When I began, some years ago, to plead the cause of the innumerable hardy flowers against the few tender ones, put out at that time in a formal way, the answer frequently was, " We cannot go back to the mixed border "—that is to say, the old way of arranging flowers in borders. Knowing, then, a little of the vast world of plant beauty quite shut out of our gardens by the " system," in vogue, I was led to consider the ways in which it might be introduced to our gardens; and, among various ideas that then occurred to me, was the name and scope of the " wild garden." I was led to think of the enormous number of beautiful hardy plants from other countries wliich might be naturalised, with a very slight amount of trouble, in many situations in our gardens and
woods—a world of delightful plant beauty that we might in this way make happy around us, in places now weedy, or half bare, or useless. I saw that we could not only grow thus a tliousandf()ld more lovely flowers than are commonly seen in i what is called the flower garden, Ijut also a number which, by any other plan, have no chance whatever of being seen around us. This is a system which will give us more . beauty than ever was dreamt of in gardens, without interfc^r-ing with formal gardening in any way.
In this illustrated edition, by the aid of careful drawings, I have endeavoured to suggest in what the system consists; but if I were to write a book for every page that this contains, I could not hope to suggest the many beautiful aspects of vegetation which the wild garden will enable us to enjoy at our doors.
Tlie illustrations are, with a few slight exceptions, the work of Mr. Alfred Parsons, and the drawing and engraving have been several years in execution. They are after nature, in places where the ideas expressed in the first small edition of the book had been carried out, or where accident, as in the case of the beautiful group of Myrrh and white Harebells, had given rise to the combinations or aspects of vegetation sought. I cannot too heartily acknowledge the skill and pains which Mr. Parsons devoted to the drawings, and to the success which he has attained in illustrating the motive of the book, and such good effects as have already been obtained where the idea has been intelligently carried out.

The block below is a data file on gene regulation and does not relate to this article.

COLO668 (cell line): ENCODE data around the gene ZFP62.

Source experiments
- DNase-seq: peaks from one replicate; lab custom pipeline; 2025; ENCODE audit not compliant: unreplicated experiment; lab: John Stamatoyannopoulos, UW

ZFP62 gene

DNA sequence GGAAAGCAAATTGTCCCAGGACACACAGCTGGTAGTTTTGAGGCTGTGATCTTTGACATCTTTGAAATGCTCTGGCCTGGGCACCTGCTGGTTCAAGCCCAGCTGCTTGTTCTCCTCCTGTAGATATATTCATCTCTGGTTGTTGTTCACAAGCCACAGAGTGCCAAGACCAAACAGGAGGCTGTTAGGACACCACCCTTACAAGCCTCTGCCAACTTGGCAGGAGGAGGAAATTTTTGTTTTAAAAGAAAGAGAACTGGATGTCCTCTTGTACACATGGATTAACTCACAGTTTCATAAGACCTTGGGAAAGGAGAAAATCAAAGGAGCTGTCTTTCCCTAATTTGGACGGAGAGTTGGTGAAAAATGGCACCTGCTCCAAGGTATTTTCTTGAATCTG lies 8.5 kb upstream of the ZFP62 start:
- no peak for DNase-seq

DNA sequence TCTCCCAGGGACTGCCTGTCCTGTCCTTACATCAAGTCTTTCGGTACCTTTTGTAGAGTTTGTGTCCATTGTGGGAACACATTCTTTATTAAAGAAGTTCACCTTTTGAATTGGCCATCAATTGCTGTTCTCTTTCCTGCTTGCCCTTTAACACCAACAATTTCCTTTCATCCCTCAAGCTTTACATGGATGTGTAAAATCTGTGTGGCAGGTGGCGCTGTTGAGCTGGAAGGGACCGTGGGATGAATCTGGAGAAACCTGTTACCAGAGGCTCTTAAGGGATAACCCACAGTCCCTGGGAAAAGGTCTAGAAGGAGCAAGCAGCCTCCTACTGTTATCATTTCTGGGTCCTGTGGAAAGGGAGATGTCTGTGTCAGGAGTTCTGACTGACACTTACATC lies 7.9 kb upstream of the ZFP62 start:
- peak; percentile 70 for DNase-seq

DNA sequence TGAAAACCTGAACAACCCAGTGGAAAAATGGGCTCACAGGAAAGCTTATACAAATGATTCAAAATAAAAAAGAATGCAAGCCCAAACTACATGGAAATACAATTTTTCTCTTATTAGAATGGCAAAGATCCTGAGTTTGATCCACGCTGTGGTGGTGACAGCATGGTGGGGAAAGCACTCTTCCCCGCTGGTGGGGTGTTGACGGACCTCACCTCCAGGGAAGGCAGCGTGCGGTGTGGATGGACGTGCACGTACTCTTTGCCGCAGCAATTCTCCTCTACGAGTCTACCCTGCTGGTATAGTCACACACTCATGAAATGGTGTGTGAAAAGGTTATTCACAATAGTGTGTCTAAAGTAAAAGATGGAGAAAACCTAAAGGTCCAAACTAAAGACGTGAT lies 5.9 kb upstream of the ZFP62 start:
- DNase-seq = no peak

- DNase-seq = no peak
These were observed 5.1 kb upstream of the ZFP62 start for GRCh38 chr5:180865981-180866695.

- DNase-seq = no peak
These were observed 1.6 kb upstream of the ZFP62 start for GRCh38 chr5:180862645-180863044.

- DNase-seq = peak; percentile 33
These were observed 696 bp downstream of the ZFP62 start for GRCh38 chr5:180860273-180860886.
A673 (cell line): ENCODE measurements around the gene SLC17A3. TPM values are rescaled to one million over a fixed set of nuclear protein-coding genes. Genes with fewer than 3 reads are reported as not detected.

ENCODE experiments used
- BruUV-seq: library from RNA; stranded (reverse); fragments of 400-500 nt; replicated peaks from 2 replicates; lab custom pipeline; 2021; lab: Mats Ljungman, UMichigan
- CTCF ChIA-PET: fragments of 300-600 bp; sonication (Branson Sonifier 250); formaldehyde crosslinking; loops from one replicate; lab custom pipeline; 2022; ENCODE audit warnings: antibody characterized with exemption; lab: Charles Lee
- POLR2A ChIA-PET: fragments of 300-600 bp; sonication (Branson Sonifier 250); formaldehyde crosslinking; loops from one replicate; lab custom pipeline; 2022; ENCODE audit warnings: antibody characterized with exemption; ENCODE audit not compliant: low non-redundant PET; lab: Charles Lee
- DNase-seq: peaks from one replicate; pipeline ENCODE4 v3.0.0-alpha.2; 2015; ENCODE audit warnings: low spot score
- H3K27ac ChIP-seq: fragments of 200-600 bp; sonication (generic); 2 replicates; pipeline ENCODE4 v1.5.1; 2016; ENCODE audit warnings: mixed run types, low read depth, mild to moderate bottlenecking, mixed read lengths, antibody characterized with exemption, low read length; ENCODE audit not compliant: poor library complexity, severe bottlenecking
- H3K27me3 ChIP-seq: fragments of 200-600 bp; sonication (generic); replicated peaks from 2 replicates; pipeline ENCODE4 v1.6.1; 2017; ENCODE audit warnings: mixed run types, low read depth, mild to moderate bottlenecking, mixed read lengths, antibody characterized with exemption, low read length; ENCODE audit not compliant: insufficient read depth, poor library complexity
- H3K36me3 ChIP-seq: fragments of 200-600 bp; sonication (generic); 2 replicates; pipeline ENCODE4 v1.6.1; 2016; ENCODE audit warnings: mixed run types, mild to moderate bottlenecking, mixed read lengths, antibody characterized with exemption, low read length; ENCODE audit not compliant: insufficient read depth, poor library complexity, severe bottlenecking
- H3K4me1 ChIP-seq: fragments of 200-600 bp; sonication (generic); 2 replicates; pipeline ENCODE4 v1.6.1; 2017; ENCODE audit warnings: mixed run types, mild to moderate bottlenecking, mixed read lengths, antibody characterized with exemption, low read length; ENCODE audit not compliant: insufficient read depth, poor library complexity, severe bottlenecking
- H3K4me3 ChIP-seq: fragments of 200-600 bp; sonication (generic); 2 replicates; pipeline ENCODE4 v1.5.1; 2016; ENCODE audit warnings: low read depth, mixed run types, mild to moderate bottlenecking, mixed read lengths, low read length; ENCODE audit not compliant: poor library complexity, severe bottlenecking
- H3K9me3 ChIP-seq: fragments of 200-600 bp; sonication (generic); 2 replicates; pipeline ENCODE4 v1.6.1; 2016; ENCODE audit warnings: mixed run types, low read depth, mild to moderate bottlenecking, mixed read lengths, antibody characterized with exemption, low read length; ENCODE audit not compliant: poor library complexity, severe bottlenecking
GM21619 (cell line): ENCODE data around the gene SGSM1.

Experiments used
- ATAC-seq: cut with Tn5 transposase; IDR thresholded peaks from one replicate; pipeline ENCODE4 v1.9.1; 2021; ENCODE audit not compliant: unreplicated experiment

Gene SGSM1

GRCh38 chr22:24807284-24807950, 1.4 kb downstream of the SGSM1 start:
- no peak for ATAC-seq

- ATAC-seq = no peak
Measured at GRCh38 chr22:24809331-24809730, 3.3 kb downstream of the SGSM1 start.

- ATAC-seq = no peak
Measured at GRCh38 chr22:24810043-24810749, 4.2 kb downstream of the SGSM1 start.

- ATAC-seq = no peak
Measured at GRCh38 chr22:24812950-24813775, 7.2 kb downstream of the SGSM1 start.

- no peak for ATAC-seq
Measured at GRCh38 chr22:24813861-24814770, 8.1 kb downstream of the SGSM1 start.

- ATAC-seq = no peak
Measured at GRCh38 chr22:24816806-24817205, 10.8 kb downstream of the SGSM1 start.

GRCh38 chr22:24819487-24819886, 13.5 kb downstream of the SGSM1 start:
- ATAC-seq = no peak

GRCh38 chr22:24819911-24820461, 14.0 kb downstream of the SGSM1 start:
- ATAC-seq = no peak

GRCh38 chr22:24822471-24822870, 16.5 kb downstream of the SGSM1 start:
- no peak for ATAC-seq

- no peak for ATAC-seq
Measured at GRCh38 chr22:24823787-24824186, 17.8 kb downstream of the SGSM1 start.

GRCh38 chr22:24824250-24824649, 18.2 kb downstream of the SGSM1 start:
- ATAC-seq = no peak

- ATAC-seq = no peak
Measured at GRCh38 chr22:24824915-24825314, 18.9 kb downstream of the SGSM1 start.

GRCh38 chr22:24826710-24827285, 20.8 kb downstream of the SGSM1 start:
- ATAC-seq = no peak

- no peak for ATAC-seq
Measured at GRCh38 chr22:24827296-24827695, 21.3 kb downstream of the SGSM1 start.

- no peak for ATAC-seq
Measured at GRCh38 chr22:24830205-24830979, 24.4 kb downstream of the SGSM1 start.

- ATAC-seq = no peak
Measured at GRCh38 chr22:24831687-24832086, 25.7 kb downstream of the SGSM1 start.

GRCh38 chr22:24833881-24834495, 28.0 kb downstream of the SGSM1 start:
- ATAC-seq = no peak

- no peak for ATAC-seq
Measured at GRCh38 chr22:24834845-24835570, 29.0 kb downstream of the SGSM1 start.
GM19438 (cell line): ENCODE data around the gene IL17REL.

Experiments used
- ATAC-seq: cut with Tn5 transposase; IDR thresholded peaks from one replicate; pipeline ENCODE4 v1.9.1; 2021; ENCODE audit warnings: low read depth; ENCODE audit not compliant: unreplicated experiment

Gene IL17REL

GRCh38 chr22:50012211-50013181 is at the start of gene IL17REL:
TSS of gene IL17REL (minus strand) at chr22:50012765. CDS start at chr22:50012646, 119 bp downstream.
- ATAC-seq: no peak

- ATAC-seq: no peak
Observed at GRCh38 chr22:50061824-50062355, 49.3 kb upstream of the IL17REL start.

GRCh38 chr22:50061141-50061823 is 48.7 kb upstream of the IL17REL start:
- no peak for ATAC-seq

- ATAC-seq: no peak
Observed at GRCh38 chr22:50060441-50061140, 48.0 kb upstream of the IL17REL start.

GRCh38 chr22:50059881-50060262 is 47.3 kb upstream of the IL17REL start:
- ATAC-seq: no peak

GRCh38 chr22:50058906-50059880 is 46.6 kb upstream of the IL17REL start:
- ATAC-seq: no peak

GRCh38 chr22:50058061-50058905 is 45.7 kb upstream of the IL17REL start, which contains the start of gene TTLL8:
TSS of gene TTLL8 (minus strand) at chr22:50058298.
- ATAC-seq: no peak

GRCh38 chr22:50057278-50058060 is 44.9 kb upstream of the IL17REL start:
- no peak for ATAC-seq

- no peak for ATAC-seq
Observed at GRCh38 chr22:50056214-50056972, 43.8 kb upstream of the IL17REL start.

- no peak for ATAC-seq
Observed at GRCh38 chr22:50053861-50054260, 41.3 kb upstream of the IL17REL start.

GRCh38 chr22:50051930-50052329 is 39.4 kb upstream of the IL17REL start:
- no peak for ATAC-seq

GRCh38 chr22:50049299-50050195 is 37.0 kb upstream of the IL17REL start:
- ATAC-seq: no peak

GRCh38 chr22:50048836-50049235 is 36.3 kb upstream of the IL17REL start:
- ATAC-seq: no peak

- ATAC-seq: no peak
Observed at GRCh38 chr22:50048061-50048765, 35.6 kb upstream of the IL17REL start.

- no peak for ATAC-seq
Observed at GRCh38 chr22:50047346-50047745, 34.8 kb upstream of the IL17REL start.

There has been some misunderstanding as to the term " Wild Garden." It is a|t[)liud essentially tu Ihu placing of perfectly hardy exotic plants in ]tlaces and under conditions where they will become established and take care of themselves. It has nothinff to do with the old idea of the " wilderness," though it mav be carried out in connection witli that. It does not necessarily mean the picturesc[ue garden, for a garden may be highly picturesi[ue, and yet in every part the result of ceaseless care. What it does mean is l)est explained by the winter Aconite flowering under a grove of naked trees in February; by the Snowflake growing abundantly in meadows by the Thames side ; by the perennial Lupine dyeing an islet with its purple in a Scotch river; and by the Apennine Anemone staining an English wood blue before the blooming of our blue bells. Multiply these instances a tliousandfold, illustrated by many dilferent types of plants and hardy climbers, from countries as cold or colder tlian our own, and one may get a just idea of the wild garden. Some have erroneously represented it as allowing a garden to run wild, or sowing annuals •promiscuously; whereas it studiously avoids meddling with the garden proper at all, except in attempting the improvements of bare shrubbery borders in the London parks and elsewhere; Ijut these are waste spaces, not gardens.
I wish it to be kept distinct in the mind from the various important phases of hardy plant growth in groups, beds, and l)orders, in which good culture and good taste may produce
many happy effects; distinct from the rock garden or the borders reserved for clioiee hardy flowers of all kinds; from the best ...